Mining Metal is a monthly column from Heavy Consequence contributing writers Langdon Hickman and Colin Dempsey. The focus is on noteworthy new music emerging from the non-mainstream metal scene, highlighting releases from small and independent labels — or even releases from unsigned acts.
The duo 100 gecs recently released 10,000 gecs, earning a plenty of rave reviews. It sounds like plenty more gecs than their debut 1,000 gecs, meaning that (thankfully or not, depending on your disposition) Laura Les and Dylan Brady used their major label budget to expand their sound rather than abandon it. Aside from their humor and affinity for hook writing, the duo connected with fans through their integrity, which is not to deny that all accounts of 100 gecs being stupid, dumb, noisy, logged-on, obnoxious, irony-poisoned, and whatnot aren’t true. It’s that their honesty shines through all that, and that their honesty is necessary.
A few years ago, I interviewed Liturgy’s Haela Ravenna Hunt-Hendrix and she provided me with this wonderful quote about her concept of subjective necessity. “Something just absolutely must be a certain way aesthetically, no matter what the sacrifice, with no thought of what will come of it or whether it makes sense.” That idea has been with me ever since, informing how I interact with the music I listen to and asking me how much autonomy I have over the words I write. In my mind, it gets to the epitome of sentimentality. Some things must be the way they are because there is something inside us that dictates how we create. Sentimentality and integrity is embracing those drives while irony pushes them away and points at them, laughing. Yet heavy metal is rarely ironic.
More often than not, metal’s sincerity comes off as self-seriousness. Admittedly, there is a dearth of positive human emotion in metal’s subject matter, to the point that Metal Archives divides artists by lyrical themes, but that’s no reason to blast musicians for taking themselves seriously. In fact, metal energizes through its certainty. The Painkiller is a terrifying monstrosity because of how committed Judas Priest are to presenting him as such, despite the fact that he’s a cyborg savior riding a space motorcycle. One could argue that this self-seriousness leads down one of two roads, stoicism or cheesiness, but the counterargument is that neither of those is bad in and of themselves. They’re products of that sincerity, but they’re a small price to pay for music that bleeds out its creator’s intent.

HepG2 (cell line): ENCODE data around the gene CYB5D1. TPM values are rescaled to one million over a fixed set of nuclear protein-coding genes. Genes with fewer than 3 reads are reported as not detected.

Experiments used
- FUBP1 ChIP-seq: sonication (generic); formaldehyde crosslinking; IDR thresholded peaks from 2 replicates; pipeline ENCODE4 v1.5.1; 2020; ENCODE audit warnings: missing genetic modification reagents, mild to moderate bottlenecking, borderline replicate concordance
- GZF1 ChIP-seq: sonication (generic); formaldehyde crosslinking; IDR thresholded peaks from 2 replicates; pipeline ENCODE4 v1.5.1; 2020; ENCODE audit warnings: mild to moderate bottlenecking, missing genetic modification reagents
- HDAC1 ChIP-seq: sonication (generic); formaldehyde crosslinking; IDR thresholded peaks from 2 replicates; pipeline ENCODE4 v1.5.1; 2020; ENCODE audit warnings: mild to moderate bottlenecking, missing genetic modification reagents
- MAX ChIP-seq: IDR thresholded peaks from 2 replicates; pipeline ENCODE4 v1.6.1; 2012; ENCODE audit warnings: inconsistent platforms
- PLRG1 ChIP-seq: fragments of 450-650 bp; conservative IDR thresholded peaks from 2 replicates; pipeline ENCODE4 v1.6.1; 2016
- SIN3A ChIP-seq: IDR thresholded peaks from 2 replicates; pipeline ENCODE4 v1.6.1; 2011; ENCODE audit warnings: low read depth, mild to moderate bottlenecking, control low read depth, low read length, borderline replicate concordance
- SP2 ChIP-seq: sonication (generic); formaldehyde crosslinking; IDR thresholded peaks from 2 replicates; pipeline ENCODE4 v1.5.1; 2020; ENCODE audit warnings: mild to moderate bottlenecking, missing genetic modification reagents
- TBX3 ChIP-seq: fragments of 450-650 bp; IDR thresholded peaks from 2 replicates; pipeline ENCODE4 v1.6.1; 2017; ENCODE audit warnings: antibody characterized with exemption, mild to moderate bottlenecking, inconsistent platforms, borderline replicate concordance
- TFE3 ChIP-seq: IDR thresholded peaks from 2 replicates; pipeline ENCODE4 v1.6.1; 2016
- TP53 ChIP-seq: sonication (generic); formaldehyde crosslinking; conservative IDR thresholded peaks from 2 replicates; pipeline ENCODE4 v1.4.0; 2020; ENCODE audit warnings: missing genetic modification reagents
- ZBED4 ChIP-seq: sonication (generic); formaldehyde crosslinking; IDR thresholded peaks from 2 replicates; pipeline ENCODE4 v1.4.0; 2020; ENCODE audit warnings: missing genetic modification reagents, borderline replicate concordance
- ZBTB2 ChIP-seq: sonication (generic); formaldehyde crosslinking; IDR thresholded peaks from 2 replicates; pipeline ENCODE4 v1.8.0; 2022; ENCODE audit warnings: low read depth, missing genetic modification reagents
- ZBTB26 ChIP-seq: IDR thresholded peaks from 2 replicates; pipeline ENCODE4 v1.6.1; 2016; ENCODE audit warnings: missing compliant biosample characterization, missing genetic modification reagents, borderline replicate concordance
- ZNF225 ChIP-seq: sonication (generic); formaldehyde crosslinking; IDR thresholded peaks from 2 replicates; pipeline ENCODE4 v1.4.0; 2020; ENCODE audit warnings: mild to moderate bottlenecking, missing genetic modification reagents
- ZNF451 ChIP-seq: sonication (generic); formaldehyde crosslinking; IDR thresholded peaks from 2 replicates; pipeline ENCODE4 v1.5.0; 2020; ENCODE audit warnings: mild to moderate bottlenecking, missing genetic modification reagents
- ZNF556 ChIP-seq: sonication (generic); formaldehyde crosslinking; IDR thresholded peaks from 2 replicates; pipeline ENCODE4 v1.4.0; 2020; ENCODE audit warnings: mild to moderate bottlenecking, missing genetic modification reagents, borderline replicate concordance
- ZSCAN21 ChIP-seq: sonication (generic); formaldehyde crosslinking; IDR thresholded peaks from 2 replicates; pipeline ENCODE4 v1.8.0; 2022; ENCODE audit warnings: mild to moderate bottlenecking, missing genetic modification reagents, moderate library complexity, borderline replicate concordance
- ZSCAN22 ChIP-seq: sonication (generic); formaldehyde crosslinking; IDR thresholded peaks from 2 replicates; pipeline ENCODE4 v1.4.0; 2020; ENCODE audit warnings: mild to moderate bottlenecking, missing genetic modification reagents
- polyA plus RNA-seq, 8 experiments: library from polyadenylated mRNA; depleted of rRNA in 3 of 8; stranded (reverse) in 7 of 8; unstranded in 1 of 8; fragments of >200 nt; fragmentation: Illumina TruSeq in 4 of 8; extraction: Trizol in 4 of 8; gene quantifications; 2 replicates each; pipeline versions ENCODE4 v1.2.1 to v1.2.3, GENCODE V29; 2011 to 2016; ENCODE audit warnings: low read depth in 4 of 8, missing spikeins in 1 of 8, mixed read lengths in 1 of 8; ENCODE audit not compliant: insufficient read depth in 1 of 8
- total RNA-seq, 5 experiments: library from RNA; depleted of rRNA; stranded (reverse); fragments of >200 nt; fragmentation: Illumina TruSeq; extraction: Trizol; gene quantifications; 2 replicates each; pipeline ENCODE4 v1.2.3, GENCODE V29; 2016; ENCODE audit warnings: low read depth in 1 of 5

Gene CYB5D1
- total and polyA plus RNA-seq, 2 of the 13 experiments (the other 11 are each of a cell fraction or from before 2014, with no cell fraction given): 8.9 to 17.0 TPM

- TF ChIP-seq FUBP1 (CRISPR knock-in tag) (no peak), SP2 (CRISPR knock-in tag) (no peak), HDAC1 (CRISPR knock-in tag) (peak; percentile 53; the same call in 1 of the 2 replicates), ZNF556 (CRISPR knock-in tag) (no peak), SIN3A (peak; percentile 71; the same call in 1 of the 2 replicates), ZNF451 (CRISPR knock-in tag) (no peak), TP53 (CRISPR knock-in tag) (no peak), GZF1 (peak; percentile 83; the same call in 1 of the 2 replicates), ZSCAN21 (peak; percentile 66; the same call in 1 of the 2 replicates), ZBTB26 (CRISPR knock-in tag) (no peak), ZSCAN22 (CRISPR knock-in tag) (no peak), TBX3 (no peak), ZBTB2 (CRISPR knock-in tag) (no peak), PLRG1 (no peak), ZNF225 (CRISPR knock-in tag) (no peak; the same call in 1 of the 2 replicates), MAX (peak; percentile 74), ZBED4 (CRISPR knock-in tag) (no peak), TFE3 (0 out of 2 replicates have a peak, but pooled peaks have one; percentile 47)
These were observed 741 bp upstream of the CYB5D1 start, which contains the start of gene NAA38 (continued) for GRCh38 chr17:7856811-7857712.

Wrapping this back to 100 gecs, it’s clear subjective necessity informs their practice too. Nobody could put as many styles and influences into a blender, drink the product, and create music in the manner they do. “Frog on the Floor” may be a dumb ska song about its titular amphibian, but Les and Brady sound like they love that frog. The point is that intention, commitment, and delivery are sewn into 100 gecs’ core the same way they are integral to metal. Nothing summarizes that better than the Ohio death metal band Sarcoughphagus, who introduce their track “Self-Induced Lobotomy” during live shows by stating it’s a song “about giving yourself a lobotomy.” Though I’ve never given myself a lobotomy, Sacroughphagus’ delivery leads me to believe that if I did, it’d feel like their track.
— Colin Dempsey,
Astriferous – Pulsations of the Black Orb
“Costa Rican death metal” is a very magical four-word phrase, like an incantation, that which summons the grimiest, gnarliest, most esoteric of death metal from the void. We throw around terms sometimes like dissodeath, HM-2, progressive death, lots of microgenres like that, but at heart these are aspects that any truly well-rounded death metal troupe will have in the pocket, ready for deployment at a moment’s notice. Astriferous scratches deep that itch for precisely those most death metal of elements, turning on a dime from technically demanding riffs to low IQ headbangers, abstract song structures to super catchy repeating riffs. This is, simply, death metal done right, in all its messy, gory, science-fiction glory. Buy it on Bandcamp. – Langdon Hickman
Dawn Ray’d – To Know the Light
Prior to releasing To Know the Light, Dawn Ray’d were a solid band who were easy to pigeonhole. Combine anarchism, Norwegian second-wave black metal, and a violin, and you’d get a rough yet accurate idea of the trio. Their third full-length supersedes the quality of all which came before it. Their black metal is more pointed and thorny, their politics rally for tangible actions, and they invest in activism’s folk roots. To Know the Light implements brick-and-mortar folk traditions, best evidenced by “Requital,” a protest song in its purest form. It’s a simple harmonized vocal performance that captures the album’s intentions. It’s about creating joy with those around you as a means of resistance. That humanizing aspect balances Dawn Ray’d’s expressionist black metal to present the full spectrum of emotions amid the status quo; empathy, rage, frustration, and — vitally — hope. Buy it on Bandcamp. – Colin Dempsey
Dirge – Dirge
I openly long for the days of the dominance of Cult of Luna and Isis. I love, of course, riff-driven heavy metal and love weird, bizarre experimentalism. But there’s little that grabs me as much as the emotionalism of those types of post-metal bands, at least before the oversaturation of the market that led inevitably to its death. Dirge for me feel like a lost record from those peak years, dialing in exactly the right mixture of atmospheric sludge and psychedelic doom, spiced up with hardcore-driven vocal delivery, to really make the music work. I don’t think its uncommon to carry, via life or politics or the pathways of memory and fantasy, the crushing disfiguring weights of grief. That this record is so keenly shaped to tap into a cathartic outpouring of that immensity of latent grief is a gift. Buy it on Bandcamp. – Langdon Hickman